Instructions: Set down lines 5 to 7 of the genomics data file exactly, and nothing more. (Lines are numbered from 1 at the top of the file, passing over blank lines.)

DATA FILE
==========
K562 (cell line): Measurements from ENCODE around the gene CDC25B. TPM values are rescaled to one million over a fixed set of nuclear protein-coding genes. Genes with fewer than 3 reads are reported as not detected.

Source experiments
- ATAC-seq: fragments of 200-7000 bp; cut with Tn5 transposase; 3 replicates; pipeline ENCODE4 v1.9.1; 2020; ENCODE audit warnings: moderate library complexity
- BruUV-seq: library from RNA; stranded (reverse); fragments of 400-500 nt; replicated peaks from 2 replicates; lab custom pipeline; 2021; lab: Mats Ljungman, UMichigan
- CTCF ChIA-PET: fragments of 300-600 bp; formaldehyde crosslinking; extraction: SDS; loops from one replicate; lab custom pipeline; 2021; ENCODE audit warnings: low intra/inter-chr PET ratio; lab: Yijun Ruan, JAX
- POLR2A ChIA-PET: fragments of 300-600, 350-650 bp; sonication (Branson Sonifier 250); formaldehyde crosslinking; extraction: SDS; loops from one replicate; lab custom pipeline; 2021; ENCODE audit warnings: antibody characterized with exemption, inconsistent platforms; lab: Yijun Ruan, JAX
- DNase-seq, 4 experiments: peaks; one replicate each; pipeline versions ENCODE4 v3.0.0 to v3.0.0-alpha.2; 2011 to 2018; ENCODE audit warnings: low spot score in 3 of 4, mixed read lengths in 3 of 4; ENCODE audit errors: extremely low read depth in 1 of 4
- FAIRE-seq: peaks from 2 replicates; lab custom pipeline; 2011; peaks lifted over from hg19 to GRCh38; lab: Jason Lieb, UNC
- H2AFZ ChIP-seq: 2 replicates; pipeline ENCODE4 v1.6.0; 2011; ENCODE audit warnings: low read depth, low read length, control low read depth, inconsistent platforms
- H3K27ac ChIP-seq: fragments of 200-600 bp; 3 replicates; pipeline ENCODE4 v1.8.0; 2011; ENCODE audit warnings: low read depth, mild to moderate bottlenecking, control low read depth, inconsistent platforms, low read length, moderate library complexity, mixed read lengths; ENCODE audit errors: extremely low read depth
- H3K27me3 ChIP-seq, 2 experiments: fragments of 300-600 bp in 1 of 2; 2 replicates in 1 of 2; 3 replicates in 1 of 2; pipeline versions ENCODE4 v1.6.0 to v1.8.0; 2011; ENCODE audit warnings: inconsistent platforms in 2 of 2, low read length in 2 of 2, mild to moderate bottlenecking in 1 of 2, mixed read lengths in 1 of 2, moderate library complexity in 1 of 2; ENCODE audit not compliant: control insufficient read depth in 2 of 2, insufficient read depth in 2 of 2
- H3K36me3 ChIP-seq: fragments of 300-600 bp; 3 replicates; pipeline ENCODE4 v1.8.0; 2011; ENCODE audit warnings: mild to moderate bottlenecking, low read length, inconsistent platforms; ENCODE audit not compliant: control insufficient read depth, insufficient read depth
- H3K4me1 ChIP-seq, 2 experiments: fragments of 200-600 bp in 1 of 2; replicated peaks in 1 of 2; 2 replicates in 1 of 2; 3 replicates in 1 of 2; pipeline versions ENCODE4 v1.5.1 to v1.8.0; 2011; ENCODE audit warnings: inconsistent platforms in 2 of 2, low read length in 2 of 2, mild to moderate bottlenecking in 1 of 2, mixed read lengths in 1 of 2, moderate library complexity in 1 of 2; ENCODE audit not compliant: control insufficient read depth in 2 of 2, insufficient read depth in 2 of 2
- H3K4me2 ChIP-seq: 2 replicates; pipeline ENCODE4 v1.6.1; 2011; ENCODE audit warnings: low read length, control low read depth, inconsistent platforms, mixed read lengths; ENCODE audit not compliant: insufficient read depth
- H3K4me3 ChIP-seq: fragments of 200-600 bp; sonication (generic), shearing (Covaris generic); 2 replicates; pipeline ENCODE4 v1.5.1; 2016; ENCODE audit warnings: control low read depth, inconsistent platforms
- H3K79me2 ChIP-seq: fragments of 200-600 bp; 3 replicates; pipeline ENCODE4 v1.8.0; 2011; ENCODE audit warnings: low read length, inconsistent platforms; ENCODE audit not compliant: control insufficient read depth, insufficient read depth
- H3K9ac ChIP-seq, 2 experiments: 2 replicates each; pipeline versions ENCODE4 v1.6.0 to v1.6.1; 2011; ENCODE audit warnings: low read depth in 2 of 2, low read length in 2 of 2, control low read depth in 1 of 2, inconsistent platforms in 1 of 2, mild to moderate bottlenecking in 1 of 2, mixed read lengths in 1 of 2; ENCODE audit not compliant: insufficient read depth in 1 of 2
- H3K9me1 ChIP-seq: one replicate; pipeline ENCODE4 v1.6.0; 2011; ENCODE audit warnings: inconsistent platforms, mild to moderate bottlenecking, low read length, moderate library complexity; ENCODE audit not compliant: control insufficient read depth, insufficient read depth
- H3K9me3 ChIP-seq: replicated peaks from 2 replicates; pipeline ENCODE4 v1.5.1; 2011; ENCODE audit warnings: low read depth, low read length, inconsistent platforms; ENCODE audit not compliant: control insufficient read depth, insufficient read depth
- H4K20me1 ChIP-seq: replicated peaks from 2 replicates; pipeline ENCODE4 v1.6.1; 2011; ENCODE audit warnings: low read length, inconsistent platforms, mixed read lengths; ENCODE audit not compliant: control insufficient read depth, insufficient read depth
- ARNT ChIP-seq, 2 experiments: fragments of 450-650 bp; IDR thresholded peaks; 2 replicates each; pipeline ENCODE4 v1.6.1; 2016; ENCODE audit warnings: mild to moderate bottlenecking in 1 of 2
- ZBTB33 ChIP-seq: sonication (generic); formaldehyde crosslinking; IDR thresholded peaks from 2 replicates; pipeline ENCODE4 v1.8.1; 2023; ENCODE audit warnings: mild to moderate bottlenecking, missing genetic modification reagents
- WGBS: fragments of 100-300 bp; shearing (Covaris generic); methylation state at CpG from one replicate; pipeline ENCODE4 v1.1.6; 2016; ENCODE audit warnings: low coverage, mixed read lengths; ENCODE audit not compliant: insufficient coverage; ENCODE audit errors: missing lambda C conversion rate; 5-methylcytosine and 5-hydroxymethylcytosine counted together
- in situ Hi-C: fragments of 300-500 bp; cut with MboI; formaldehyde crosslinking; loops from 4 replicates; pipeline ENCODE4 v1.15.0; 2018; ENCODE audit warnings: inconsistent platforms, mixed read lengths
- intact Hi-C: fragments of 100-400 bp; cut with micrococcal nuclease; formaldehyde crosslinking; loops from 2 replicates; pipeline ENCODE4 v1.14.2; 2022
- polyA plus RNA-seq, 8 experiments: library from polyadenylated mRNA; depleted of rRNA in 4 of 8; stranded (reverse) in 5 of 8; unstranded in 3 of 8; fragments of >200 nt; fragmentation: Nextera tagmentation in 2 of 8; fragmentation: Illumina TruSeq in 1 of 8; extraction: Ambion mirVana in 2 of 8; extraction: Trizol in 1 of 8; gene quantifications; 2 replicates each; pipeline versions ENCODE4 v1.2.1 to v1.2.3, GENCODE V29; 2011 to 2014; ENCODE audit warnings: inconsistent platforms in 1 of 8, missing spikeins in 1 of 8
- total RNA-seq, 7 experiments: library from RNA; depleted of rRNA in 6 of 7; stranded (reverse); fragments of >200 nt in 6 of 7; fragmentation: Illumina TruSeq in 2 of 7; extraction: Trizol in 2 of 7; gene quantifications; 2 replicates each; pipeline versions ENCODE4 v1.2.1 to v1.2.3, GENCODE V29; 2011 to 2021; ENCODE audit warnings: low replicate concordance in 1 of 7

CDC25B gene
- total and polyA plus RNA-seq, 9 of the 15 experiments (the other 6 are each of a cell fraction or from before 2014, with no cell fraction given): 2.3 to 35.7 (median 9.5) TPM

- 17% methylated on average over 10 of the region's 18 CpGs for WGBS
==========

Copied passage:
- CTCF ChIA-PET: fragments of 300-600 bp; formaldehyde crosslinking; extraction: SDS; loops from one replicate; lab custom pipeline; 2021; ENCODE audit warnings: low intra/inter-chr PET ratio; lab: Yijun Ruan, JAX
- POLR2A ChIA-PET: fragments of 300-600, 350-650 bp; sonication (Branson Sonifier 250); formaldehyde crosslinking; extraction: SDS; loops from one replicate; lab custom pipeline; 2021; ENCODE audit warnings: antibody characterized with exemption, inconsistent platforms; lab: Yijun Ruan, JAX
- DNase-seq, 4 experiments: peaks; one replicate each; pipeline versions ENCODE4 v3.0.0 to v3.0.0-alpha.2; 2011 to 2018; ENCODE audit warnings: low spot score in 3 of 4, mixed read lengths in 3 of 4; ENCODE audit errors: extremely low read depth in 1 of 4